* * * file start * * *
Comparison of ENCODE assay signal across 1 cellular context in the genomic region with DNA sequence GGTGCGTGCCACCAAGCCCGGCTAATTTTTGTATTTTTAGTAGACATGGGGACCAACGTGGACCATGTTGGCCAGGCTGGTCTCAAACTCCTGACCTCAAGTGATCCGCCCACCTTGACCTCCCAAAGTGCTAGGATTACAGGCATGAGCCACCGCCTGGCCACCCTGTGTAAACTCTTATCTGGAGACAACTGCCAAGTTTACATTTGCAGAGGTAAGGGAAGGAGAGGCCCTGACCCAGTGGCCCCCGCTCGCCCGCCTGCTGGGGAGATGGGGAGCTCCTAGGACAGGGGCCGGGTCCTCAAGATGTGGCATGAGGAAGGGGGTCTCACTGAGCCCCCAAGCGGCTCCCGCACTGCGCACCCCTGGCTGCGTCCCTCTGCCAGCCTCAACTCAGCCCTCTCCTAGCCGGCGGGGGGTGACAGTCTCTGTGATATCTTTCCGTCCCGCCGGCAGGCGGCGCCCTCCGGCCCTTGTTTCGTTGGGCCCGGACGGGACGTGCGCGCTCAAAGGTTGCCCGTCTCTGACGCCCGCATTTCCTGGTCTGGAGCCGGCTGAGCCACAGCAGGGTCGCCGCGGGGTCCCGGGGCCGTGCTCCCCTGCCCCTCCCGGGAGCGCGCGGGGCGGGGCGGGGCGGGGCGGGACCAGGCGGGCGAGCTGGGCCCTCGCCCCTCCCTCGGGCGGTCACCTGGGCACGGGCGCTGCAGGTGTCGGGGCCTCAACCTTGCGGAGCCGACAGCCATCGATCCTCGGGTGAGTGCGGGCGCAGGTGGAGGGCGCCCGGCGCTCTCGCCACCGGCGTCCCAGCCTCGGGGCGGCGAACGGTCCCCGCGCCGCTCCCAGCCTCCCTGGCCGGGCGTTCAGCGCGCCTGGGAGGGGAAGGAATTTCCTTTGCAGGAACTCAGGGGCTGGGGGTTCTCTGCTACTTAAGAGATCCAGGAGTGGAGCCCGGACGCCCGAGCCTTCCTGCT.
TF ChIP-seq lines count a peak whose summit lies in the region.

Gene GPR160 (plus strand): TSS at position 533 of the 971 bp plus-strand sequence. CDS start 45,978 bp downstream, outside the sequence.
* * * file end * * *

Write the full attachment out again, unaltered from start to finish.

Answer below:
Comparison of ENCODE assay signal across 1 cellular context in the genomic region with DNA sequence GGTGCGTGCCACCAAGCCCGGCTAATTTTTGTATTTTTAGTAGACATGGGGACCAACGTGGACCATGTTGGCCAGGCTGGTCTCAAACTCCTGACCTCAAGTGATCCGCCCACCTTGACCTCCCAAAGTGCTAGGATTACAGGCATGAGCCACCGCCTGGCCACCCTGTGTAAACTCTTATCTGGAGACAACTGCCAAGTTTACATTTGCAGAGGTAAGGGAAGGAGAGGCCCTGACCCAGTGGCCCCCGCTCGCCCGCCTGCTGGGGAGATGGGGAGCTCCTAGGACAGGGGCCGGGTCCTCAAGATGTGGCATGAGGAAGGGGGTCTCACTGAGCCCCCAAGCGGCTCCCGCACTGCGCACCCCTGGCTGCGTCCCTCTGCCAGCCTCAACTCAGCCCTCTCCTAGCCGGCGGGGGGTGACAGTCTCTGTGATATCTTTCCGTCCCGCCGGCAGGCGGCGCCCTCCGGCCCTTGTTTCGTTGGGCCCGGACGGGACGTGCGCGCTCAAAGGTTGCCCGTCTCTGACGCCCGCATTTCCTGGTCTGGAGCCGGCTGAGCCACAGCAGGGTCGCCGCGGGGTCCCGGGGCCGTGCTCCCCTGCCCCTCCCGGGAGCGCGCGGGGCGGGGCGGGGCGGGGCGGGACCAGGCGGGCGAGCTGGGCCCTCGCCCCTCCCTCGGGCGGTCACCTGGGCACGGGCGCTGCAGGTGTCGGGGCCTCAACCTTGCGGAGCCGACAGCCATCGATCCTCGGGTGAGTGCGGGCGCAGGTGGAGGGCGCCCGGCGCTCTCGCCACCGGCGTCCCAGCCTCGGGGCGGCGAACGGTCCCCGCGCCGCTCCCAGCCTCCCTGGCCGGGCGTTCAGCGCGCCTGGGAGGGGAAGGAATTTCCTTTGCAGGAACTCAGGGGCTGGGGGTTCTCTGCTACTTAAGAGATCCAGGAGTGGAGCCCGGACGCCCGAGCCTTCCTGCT.
TF ChIP-seq lines count a peak whose summit lies in the region.

Gene GPR160 (plus strand): TSS at position 533 of the 971 bp plus-strand sequence. CDS start 45,978 bp downstream, outside the sequence.